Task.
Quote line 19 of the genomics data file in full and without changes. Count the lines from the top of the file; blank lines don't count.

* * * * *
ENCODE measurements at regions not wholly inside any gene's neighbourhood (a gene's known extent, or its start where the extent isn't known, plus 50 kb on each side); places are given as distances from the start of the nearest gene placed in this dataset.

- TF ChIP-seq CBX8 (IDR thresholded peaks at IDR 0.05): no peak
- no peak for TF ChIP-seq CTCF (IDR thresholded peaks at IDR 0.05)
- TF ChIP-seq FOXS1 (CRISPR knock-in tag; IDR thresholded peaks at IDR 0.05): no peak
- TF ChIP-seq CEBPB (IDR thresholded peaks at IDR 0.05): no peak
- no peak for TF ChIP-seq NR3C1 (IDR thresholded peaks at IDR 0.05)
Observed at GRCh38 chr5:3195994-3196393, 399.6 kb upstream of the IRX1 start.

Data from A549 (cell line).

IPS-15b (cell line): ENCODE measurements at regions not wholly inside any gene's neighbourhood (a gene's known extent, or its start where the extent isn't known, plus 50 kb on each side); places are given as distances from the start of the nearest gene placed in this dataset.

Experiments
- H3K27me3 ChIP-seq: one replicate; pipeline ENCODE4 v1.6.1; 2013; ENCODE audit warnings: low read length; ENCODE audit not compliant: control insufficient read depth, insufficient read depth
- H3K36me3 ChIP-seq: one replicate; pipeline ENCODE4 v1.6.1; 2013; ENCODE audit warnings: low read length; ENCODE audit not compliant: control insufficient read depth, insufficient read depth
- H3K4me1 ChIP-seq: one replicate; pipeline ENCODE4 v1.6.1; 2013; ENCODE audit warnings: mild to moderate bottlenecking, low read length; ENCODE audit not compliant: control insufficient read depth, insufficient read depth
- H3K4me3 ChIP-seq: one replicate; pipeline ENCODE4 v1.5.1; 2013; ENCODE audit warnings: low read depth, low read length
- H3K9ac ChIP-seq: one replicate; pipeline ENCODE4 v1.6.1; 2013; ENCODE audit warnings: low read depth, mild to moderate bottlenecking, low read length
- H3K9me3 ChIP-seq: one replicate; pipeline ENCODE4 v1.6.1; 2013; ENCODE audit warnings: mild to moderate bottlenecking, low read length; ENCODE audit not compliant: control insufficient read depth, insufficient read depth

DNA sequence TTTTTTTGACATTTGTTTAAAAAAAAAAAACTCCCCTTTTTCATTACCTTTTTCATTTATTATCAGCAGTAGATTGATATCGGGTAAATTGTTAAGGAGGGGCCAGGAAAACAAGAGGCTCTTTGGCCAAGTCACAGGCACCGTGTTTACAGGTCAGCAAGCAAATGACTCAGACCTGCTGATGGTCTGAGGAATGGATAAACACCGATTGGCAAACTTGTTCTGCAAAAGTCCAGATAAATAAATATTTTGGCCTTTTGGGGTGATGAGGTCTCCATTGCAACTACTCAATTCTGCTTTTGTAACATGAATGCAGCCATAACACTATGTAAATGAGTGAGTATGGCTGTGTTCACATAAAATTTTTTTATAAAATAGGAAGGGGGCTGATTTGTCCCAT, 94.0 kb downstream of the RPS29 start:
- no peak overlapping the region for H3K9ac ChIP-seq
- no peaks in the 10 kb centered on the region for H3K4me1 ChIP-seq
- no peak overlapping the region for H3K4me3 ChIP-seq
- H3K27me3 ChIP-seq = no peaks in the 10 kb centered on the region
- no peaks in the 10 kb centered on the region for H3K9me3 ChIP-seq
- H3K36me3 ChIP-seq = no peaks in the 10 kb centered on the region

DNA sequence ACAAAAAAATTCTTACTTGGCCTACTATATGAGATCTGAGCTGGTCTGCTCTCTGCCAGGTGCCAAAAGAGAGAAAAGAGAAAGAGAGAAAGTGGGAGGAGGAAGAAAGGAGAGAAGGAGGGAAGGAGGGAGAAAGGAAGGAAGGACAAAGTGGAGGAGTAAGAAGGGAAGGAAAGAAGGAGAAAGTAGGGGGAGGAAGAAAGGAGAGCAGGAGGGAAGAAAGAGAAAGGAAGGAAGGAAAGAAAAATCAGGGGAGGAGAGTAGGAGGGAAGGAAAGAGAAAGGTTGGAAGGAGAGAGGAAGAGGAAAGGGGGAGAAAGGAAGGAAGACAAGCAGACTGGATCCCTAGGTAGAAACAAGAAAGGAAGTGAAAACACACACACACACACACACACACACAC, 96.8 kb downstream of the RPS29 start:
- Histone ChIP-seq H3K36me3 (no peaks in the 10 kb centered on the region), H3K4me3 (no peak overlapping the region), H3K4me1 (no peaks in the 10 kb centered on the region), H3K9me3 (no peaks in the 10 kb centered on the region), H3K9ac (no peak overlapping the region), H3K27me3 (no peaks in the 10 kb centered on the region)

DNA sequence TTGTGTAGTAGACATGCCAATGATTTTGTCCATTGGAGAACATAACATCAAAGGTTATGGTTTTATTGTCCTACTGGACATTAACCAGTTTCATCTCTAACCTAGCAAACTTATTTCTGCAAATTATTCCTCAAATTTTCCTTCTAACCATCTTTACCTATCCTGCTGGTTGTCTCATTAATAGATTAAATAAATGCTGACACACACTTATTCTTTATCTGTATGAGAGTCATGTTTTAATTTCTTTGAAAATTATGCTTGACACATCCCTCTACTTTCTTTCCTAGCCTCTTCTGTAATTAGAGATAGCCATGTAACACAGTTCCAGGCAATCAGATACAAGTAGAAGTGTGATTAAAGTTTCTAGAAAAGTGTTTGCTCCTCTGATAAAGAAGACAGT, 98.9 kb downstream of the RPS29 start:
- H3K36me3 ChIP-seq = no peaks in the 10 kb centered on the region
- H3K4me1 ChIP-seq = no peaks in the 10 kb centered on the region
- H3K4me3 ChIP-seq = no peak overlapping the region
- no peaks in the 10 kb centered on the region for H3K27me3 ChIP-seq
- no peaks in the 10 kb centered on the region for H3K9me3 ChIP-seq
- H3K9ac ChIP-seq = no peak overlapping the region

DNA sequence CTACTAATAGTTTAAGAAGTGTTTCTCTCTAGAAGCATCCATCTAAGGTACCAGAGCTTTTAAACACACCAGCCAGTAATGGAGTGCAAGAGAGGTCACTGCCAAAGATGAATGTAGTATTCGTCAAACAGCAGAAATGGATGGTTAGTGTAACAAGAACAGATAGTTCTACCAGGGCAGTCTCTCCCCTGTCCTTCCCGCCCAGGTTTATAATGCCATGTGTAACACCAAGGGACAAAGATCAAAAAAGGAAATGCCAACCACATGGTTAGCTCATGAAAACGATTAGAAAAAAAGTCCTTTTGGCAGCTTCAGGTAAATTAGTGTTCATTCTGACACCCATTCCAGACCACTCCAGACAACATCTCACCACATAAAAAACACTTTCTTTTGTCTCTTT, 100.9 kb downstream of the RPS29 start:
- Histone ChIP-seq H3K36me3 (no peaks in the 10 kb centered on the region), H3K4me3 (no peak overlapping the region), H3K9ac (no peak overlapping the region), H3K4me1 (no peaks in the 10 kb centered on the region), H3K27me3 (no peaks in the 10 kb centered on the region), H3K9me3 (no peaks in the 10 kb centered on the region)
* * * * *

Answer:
- no peaks in the 10 kb centered on the region for H3K4me1 ChIP-seq